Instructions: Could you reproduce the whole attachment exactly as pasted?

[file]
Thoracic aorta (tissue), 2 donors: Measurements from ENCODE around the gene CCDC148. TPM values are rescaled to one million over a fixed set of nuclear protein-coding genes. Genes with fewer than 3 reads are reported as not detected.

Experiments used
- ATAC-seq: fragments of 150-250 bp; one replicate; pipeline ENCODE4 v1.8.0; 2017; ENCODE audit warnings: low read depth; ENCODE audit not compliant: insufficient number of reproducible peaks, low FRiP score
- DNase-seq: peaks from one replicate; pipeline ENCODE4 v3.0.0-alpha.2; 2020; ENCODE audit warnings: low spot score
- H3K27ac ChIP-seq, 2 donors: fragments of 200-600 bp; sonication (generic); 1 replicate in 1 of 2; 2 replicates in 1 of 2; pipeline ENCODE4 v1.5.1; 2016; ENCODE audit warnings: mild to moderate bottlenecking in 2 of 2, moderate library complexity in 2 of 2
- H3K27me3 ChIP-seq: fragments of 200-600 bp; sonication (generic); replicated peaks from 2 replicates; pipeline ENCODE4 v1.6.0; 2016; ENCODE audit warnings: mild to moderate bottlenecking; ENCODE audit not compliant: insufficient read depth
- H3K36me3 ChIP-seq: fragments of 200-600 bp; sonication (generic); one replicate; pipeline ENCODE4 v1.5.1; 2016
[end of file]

Thoracic aorta (tissue), 2 donors: Measurements from ENCODE around the gene CCDC148. TPM values are rescaled to one million over a fixed set of nuclear protein-coding genes. Genes with fewer than 3 reads are reported as not detected.

Experiments used
- ATAC-seq: fragments of 150-250 bp; one replicate; pipeline ENCODE4 v1.8.0; 2017; ENCODE audit warnings: low read depth; ENCODE audit not compliant: insufficient number of reproducible peaks, low FRiP score
- DNase-seq: peaks from one replicate; pipeline ENCODE4 v3.0.0-alpha.2; 2020; ENCODE audit warnings: low spot score
- H3K27ac ChIP-seq, 2 donors: fragments of 200-600 bp; sonication (generic); 1 replicate in 1 of 2; 2 replicates in 1 of 2; pipeline ENCODE4 v1.5.1; 2016; ENCODE audit warnings: mild to moderate bottlenecking in 2 of 2, moderate library complexity in 2 of 2
- H3K27me3 ChIP-seq: fragments of 200-600 bp; sonication (generic); replicated peaks from 2 replicates; pipeline ENCODE4 v1.6.0; 2016; ENCODE audit warnings: mild to moderate bottlenecking; ENCODE audit not compliant: insufficient read depth
- H3K36me3 ChIP-seq: fragments of 200-600 bp; sonication (generic); one replicate; pipeline ENCODE4 v1.5.1; 2016